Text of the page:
How much is Miguel worth? The acclaimed R&B singer Miguel is worth $10 million, according to Celebrity Net Worth. The website Hiphop-networth.com, meanwhile, lists his fortune as $2 million. Either way, it’s not a bad for a guy who’s had more than his share of label drama and has only recently begun making the music he wants to make. Born Miguel Jontel Pimentel on October 23, 1985, in Los Angeles, California, Miguel is of Mexican and African American descent. The future singer and songwriter grew up listening to everything from his mother’s R&B to his father’s funk and classic rock, and by the time he was a teenager, he’d begun writing songs. He signed a contract with the Drop Squad in 2000, but a few years later, Miguel decamped for Black Ice, the label that was to release his debut, “Young & Free.” The album never came out, however, as Miguel decided to change styles and sign with Jive. That label issued “All I Want Is You” in 2010, after two years of legal wrangling with Black Ice, who’d sued the young singer for breach of contact. “All I Want Is You” wasn’t a huge hit, but it reached No. 9 on the Billboard R&B charts, and it set the stage for “Kaleidoscope Dream,” Miguel’s breakthrough.
Miguel’s net worth — $2 or $10 million, depending on sources — stems largely from “Kaleidoscope Dream,” which arrived in 2013 via RCA. The record hit No. 3 on the Billboard 200, spawning the smash “Adorn,” which hit No. 1 on the Billboard R&B singles chart. Miguel’s net worth also derives from songs he helped to write for other artists, and in the lead-up to “All I Want Is You,” when he was embroiled in his legal drama with Black Ice, he contributed to Usher’s “Here I Stand” and “Raymond v. Raymond” LPs, among others.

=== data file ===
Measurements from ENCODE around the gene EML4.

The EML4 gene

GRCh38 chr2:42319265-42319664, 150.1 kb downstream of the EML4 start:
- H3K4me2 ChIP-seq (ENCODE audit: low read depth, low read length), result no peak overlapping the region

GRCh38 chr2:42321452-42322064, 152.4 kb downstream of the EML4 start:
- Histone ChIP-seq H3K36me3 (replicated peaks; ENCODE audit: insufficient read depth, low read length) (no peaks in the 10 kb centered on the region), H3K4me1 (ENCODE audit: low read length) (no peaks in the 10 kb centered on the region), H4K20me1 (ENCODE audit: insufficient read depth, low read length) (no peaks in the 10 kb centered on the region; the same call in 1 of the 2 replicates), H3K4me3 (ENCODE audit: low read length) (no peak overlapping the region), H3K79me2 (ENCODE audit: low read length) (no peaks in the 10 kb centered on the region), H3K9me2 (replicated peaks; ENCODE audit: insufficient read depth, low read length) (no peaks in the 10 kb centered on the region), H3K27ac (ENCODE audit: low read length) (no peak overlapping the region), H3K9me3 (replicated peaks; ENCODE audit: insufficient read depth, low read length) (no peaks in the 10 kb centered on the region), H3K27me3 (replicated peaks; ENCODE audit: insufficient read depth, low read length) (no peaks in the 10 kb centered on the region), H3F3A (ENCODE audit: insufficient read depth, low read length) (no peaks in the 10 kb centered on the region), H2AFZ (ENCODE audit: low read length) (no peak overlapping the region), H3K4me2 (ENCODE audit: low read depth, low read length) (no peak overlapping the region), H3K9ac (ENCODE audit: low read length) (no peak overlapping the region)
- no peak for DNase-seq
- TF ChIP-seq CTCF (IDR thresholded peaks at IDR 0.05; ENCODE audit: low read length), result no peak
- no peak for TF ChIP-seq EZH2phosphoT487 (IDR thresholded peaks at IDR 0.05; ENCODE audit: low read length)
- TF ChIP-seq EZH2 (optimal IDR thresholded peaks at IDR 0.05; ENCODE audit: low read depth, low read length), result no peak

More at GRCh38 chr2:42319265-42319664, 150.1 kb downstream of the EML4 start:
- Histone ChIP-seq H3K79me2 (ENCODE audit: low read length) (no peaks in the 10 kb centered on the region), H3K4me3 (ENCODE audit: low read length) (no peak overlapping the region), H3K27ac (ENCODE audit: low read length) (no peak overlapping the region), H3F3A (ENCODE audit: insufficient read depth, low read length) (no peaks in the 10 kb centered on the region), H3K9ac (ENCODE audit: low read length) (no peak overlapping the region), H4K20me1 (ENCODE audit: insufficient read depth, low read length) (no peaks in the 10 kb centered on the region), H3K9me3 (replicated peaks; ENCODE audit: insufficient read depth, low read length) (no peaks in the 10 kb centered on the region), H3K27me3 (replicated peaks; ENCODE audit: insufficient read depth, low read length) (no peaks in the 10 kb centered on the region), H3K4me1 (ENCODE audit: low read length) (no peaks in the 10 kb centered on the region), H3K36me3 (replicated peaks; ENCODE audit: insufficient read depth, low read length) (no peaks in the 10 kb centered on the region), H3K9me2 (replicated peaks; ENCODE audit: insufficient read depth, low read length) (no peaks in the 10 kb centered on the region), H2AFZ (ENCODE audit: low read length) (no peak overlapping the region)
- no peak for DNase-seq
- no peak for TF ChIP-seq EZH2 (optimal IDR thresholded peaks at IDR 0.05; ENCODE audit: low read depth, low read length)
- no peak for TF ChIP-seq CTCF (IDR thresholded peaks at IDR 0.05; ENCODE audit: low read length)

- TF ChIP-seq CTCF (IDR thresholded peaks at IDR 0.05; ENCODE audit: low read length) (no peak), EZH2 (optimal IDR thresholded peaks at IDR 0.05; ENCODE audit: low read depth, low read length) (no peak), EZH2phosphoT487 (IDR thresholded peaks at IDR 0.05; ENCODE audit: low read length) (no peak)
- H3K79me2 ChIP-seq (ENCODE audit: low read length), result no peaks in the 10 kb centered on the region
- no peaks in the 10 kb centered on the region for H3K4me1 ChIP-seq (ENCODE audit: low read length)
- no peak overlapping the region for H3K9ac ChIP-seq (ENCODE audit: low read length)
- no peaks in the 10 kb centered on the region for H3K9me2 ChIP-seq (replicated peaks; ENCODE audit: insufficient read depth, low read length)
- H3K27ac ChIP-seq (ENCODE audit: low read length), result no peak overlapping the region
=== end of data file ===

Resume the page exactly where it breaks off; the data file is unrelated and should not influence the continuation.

How much is Miguel worth compared to other R&B stars? The man he’s most often compared to is Frank Ocean, and if Miguel really is worth $10 million, he’s doing better than his younger counterpart. Frank Ocean is worth $3 million, according to Celebrity Net Worth, though the “Thinkin’ Bout You” singer is getting ready to drop his follow-up to “Channel Orange,” which promises to be a big seller. Miguel will need to drop a monster album of his own if he’s to keep pace.
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